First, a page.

OverviewTeaching: 15 min Exercises: 0 minQuestions
What is a raster?
What sorts of information does a raster typically model?
What are the major charateristics of a raster dataset?
What assumptions does the format imply?Objectives
Understand the raster data model
Scientists working with spatial data often need to manipulate datasets structured as arrays. A common example is in working with hydrological modelling (e.g. where will water flow in a storm event?) using topographical data gathered from the US Geological Survey, or based on aerial or lidar photography gathered from a plane flying below the clouds.
Remote sensing is a major source for raster graphics.
Rasters use a space-filling model, where all geographic features are represented by discreet cells, arranged in a specific sequence. Geospatial raster datasets are effectively matrices with additional metadata to show which part of the planet the dataset represents.
Bands are layers of values that overlap perfectly. Depending on the source of your raster and the information it represents, you may have multiple bands with numeric values that represent different things. A DEM might have a single band where values represent the height of a pixel relative to sea level. Or you could use a georeferenced natural-color aerial photograph using three bands, one each for Red, Green, and Blue. Raw LANDSAT data contains several other bands as well:
|Bands of LANDSAT Thematic Mapper (TM) imagery|
Since raster datasets use a space-filling model, every pixel has a value. Where pixel values should not have a value, a Nodata Value is used to indicate a lack of information in a pixel. Visually, this is often represented in GIS as transparency.
|NW corner of /data/landcover.tif|
Raster datasets are fundamentally images, where each pixel has a value. The spatial element of this dataset, however, lies in its Coordinate Reference System (CRS). Here’s an example CRS, represented as Well-Known text :
This collection of numbers and standards describes how to transform the 3-dimensional surface of the earth into a 2-dimensional image. Getting projections right is a tricky business, and one that can take a great deal of expertise. ASTER DEMs come in the WGS84 geographic coordinate system, but are unprojected. The datasets included in this tutorial are projected into UTM zone 11N.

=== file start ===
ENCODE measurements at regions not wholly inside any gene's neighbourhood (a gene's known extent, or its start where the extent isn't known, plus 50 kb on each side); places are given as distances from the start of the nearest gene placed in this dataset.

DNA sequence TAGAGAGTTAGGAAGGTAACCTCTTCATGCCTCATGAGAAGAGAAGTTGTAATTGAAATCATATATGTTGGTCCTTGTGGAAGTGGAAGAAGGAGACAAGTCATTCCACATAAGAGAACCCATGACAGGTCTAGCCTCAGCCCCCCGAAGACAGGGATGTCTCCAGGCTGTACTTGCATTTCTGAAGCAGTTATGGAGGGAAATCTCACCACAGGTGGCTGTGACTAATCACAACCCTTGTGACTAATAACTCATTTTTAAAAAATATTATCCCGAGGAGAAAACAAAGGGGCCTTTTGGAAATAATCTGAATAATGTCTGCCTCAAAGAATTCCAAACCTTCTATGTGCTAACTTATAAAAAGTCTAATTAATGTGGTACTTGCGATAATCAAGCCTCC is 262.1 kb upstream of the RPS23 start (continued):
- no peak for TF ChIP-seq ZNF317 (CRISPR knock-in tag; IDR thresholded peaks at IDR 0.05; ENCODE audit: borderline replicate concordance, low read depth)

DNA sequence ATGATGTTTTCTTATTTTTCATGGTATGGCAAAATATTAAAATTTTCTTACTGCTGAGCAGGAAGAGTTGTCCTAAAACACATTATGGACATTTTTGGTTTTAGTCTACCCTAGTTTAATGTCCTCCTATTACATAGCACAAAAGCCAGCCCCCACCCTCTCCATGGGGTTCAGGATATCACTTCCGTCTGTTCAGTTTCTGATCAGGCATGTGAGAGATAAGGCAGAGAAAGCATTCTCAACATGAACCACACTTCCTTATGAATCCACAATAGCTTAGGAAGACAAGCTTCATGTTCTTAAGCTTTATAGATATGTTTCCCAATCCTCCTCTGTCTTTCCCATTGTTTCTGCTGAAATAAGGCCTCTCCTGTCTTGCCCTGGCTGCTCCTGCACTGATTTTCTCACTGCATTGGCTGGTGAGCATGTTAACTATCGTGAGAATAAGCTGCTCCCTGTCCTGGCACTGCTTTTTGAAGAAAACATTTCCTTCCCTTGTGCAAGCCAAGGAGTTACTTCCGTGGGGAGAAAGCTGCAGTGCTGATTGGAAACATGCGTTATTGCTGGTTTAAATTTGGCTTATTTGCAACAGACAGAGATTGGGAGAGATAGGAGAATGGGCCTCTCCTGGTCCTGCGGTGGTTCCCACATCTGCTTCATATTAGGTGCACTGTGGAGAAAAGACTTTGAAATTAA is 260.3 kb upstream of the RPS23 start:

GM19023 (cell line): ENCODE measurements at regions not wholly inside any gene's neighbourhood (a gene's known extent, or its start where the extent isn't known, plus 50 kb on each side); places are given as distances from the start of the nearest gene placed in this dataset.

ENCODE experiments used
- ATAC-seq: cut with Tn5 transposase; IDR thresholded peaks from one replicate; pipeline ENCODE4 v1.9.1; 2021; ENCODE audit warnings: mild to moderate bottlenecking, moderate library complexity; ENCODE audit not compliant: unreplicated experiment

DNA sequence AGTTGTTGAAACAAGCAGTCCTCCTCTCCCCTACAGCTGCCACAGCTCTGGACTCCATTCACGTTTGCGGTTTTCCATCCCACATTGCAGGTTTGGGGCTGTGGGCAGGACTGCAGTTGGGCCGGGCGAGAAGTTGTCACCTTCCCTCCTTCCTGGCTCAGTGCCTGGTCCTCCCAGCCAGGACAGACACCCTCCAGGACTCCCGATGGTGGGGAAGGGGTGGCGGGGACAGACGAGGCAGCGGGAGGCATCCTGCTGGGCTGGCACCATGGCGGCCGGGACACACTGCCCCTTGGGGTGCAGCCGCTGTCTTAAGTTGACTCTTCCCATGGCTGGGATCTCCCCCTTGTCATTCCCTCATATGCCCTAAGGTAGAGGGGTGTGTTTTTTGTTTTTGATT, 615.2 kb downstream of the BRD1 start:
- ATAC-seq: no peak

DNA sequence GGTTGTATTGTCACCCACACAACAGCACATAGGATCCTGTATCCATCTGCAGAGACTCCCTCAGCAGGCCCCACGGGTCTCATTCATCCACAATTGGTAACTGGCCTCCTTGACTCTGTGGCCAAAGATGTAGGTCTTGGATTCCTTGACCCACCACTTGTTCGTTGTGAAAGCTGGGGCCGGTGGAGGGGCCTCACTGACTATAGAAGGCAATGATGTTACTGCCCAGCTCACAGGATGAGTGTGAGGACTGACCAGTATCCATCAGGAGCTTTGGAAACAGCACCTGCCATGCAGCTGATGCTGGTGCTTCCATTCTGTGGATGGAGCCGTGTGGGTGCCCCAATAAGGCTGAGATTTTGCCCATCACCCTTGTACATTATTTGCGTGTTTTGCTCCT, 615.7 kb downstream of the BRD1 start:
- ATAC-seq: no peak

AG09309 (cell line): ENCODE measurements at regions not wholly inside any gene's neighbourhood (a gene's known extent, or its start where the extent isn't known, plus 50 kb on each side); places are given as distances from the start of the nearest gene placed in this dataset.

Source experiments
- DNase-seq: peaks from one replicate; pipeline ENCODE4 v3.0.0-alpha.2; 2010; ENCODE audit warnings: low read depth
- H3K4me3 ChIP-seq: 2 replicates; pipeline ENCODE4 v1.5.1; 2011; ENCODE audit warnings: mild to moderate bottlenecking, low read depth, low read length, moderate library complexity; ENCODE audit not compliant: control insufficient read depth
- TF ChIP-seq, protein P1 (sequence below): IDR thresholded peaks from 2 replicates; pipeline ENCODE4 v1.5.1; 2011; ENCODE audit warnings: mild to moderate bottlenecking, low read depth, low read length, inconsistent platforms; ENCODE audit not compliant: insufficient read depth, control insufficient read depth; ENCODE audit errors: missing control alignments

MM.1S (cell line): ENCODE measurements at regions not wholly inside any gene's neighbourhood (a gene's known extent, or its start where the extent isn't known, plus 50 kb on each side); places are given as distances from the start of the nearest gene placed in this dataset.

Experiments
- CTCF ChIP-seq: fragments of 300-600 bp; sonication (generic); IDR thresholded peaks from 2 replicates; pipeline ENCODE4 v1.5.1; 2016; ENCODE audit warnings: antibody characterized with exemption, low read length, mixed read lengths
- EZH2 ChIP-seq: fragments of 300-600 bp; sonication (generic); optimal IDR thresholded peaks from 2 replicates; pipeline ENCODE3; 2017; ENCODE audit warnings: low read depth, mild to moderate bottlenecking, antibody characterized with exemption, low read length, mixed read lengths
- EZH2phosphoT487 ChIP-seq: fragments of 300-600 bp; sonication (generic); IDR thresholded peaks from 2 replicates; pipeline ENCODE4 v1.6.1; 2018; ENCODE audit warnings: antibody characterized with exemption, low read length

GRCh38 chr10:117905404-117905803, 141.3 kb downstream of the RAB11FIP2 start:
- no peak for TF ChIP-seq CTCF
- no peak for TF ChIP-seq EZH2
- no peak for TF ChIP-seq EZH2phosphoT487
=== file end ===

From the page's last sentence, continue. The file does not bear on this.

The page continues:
The projection you choose can make a very big difference in the display of information. Here’s an ASTER DEM from the Sierra Nevada mountains in California with different projections:
|Unprojected||Projected in UTM Zone 11N||Projected in North Pole LAEA Alaska|
Unfortunately, the CRS by itself is not enough to place the raster on the planet. To do this, we need the Affine Geotransform, which allows us to map pixel coordinates into georeferenced space.
GT = (233025.03117445827, 30.0, 0.0, 4210078.842723392, 0.0, -30.0) Xgeo = GT(0) + Xpixel*GT(1) + Yline*GT(2) Ygeo = GT(3) + Xpixel*GT(4) + Yline*GT(5)
Note that this significantly affects how pixels are arranged in space. ‘Up’ could be either an increase or decrease in the row index, depending on the geotransform, and the image could be rotated.
Many raster datasets have square or near-square pixels as well, but this is not a strict requirement. The geotransform can support rectangular pixels of arbitrary size.
Gridded data that vary in space and time are common in many geospatial applcations
Specialized tools are needed to accommodate the complexity and size of many raster datasets
GIS tools (e.g. QGIS, SAGA GIS) are usually needed to visualize these datasets